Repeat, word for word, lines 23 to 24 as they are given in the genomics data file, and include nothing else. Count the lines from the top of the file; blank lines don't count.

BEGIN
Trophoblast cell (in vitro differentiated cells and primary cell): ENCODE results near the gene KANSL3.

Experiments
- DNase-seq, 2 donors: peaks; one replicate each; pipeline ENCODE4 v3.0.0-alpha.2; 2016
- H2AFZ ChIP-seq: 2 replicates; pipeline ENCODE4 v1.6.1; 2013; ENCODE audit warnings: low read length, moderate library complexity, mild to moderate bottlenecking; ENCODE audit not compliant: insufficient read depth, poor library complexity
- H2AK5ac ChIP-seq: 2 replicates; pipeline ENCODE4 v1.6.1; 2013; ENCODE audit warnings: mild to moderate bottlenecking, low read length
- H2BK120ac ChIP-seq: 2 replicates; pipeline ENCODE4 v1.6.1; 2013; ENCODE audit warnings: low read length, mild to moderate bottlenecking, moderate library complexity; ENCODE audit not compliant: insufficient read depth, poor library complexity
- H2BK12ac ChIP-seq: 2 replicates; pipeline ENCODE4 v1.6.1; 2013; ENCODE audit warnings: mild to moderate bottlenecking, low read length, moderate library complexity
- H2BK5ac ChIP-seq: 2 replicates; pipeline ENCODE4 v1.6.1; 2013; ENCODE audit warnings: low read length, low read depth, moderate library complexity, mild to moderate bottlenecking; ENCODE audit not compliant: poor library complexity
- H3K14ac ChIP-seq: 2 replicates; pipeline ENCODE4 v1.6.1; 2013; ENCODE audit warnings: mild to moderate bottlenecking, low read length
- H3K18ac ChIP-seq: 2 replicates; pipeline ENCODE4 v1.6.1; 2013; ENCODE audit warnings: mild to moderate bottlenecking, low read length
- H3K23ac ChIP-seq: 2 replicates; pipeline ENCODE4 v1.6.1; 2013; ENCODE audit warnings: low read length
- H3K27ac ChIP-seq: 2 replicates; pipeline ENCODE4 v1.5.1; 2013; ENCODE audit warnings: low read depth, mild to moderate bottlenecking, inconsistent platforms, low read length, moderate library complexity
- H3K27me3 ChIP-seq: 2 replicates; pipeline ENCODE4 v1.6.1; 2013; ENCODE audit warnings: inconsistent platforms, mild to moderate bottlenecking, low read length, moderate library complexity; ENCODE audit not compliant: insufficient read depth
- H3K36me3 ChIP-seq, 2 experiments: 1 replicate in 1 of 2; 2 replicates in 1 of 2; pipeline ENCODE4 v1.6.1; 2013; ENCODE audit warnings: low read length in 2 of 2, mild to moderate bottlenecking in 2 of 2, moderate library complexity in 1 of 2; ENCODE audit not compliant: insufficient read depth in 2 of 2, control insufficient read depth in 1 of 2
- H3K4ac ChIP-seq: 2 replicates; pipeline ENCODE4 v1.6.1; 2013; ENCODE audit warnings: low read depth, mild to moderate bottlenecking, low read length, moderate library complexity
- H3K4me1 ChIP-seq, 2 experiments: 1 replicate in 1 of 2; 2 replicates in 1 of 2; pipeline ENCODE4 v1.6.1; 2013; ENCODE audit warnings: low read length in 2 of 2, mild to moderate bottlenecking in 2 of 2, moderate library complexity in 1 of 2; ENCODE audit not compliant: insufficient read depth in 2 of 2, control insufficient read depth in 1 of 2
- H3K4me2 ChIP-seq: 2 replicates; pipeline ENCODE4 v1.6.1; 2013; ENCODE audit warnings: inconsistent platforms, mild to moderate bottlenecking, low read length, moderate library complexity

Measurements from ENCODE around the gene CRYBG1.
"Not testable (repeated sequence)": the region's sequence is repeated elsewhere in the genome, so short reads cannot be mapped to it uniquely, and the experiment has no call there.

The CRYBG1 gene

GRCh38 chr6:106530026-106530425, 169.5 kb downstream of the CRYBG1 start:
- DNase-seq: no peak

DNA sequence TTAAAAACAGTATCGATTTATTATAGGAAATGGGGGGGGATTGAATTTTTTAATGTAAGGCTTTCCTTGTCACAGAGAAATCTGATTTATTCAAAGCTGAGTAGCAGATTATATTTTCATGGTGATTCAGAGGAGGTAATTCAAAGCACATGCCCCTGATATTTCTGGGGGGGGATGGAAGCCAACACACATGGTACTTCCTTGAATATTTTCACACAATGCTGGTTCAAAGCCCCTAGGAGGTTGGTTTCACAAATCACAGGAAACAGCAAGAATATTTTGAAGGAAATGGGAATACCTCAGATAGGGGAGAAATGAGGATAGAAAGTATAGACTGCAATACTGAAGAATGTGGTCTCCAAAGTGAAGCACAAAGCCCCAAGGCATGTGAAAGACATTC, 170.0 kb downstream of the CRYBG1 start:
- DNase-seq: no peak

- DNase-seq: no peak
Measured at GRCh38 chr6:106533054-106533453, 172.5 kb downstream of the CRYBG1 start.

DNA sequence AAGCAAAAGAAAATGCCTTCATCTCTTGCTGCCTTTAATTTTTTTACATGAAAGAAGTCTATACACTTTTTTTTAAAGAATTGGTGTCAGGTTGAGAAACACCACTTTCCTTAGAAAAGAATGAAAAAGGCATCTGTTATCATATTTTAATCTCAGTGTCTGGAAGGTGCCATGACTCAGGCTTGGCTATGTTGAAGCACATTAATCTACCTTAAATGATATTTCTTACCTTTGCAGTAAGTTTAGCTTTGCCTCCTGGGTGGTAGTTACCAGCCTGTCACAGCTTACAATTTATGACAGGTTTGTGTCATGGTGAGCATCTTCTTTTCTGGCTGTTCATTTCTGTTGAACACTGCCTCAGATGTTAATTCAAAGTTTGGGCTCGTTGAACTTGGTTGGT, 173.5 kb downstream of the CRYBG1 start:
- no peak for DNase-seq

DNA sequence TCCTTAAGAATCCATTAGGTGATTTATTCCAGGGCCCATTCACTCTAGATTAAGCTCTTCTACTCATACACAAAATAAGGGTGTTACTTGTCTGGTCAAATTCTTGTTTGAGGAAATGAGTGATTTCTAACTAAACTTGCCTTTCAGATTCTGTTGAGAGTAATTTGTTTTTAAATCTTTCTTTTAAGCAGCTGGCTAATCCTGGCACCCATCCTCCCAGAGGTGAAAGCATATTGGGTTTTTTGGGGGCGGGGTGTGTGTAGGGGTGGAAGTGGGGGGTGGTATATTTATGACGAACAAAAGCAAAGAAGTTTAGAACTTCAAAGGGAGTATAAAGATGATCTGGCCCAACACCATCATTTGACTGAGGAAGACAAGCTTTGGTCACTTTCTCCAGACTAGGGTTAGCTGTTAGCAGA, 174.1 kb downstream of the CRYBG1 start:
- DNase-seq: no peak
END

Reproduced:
DNA sequence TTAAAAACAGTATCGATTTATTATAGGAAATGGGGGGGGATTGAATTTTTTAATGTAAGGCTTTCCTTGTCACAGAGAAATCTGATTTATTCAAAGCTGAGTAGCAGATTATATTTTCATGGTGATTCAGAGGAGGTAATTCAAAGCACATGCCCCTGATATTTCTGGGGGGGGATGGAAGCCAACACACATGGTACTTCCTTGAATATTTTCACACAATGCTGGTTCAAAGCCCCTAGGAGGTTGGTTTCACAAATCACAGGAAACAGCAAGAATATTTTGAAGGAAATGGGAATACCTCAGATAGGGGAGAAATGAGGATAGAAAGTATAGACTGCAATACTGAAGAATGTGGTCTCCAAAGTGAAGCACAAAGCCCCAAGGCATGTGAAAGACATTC, 170.0 kb downstream of the CRYBG1 start:
- DNase-seq: no peak